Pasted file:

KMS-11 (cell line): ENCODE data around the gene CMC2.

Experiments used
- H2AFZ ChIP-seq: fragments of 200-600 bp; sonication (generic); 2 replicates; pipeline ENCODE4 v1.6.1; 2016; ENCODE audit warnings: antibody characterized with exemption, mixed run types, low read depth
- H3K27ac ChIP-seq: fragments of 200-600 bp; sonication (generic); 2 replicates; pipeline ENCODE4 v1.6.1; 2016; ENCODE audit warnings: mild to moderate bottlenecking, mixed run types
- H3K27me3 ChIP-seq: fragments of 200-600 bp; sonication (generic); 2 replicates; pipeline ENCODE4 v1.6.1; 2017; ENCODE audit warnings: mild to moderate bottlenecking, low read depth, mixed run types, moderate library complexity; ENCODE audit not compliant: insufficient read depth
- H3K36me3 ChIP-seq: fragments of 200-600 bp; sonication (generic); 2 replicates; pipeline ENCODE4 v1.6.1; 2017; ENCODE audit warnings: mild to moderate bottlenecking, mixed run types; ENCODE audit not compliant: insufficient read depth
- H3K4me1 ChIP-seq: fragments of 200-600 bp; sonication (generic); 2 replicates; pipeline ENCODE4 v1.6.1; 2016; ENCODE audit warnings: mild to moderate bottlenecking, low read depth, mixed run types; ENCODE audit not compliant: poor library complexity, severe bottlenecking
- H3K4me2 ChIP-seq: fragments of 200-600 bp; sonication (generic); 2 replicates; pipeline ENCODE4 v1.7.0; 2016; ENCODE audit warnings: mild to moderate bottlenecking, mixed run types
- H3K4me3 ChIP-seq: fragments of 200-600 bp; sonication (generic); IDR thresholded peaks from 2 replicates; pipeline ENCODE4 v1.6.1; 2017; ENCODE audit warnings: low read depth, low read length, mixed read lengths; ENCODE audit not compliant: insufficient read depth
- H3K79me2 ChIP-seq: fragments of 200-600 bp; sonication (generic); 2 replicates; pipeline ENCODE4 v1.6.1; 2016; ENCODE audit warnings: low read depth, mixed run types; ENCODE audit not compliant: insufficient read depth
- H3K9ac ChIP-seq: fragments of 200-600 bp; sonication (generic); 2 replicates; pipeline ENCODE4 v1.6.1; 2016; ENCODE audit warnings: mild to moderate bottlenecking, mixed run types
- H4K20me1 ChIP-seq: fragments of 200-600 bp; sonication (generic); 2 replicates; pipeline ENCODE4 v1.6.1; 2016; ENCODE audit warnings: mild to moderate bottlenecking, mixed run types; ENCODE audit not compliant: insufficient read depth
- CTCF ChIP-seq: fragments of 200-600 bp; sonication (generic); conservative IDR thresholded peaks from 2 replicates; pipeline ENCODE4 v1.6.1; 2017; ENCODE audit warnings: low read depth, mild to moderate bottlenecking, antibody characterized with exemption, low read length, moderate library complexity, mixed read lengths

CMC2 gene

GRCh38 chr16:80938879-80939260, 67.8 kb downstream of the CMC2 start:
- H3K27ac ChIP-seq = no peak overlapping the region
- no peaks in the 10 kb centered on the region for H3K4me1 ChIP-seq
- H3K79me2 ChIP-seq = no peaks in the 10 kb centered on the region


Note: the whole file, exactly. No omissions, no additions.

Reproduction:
KMS-11 (cell line): ENCODE data around the gene CMC2.

Experiments used
- H2AFZ ChIP-seq: fragments of 200-600 bp; sonication (generic); 2 replicates; pipeline ENCODE4 v1.6.1; 2016; ENCODE audit warnings: antibody characterized with exemption, mixed run types, low read depth
- H3K27ac ChIP-seq: fragments of 200-600 bp; sonication (generic); 2 replicates; pipeline ENCODE4 v1.6.1; 2016; ENCODE audit warnings: mild to moderate bottlenecking, mixed run types
- H3K27me3 ChIP-seq: fragments of 200-600 bp; sonication (generic); 2 replicates; pipeline ENCODE4 v1.6.1; 2017; ENCODE audit warnings: mild to moderate bottlenecking, low read depth, mixed run types, moderate library complexity; ENCODE audit not compliant: insufficient read depth
- H3K36me3 ChIP-seq: fragments of 200-600 bp; sonication (generic); 2 replicates; pipeline ENCODE4 v1.6.1; 2017; ENCODE audit warnings: mild to moderate bottlenecking, mixed run types; ENCODE audit not compliant: insufficient read depth
- H3K4me1 ChIP-seq: fragments of 200-600 bp; sonication (generic); 2 replicates; pipeline ENCODE4 v1.6.1; 2016; ENCODE audit warnings: mild to moderate bottlenecking, low read depth, mixed run types; ENCODE audit not compliant: poor library complexity, severe bottlenecking
- H3K4me2 ChIP-seq: fragments of 200-600 bp; sonication (generic); 2 replicates; pipeline ENCODE4 v1.7.0; 2016; ENCODE audit warnings: mild to moderate bottlenecking, mixed run types
- H3K4me3 ChIP-seq: fragments of 200-600 bp; sonication (generic); IDR thresholded peaks from 2 replicates; pipeline ENCODE4 v1.6.1; 2017; ENCODE audit warnings: low read depth, low read length, mixed read lengths; ENCODE audit not compliant: insufficient read depth
- H3K79me2 ChIP-seq: fragments of 200-600 bp; sonication (generic); 2 replicates; pipeline ENCODE4 v1.6.1; 2016; ENCODE audit warnings: low read depth, mixed run types; ENCODE audit not compliant: insufficient read depth
- H3K9ac ChIP-seq: fragments of 200-600 bp; sonication (generic); 2 replicates; pipeline ENCODE4 v1.6.1; 2016; ENCODE audit warnings: mild to moderate bottlenecking, mixed run types
- H4K20me1 ChIP-seq: fragments of 200-600 bp; sonication (generic); 2 replicates; pipeline ENCODE4 v1.6.1; 2016; ENCODE audit warnings: mild to moderate bottlenecking, mixed run types; ENCODE audit not compliant: insufficient read depth
- CTCF ChIP-seq: fragments of 200-600 bp; sonication (generic); conservative IDR thresholded peaks from 2 replicates; pipeline ENCODE4 v1.6.1; 2017; ENCODE audit warnings: low read depth, mild to moderate bottlenecking, antibody characterized with exemption, low read length, moderate library complexity, mixed read lengths

CMC2 gene

GRCh38 chr16:80938879-80939260, 67.8 kb downstream of the CMC2 start:
- H3K27ac ChIP-seq = no peak overlapping the region
- no peaks in the 10 kb centered on the region for H3K4me1 ChIP-seq
- H3K79me2 ChIP-seq = no peaks in the 10 kb centered on the region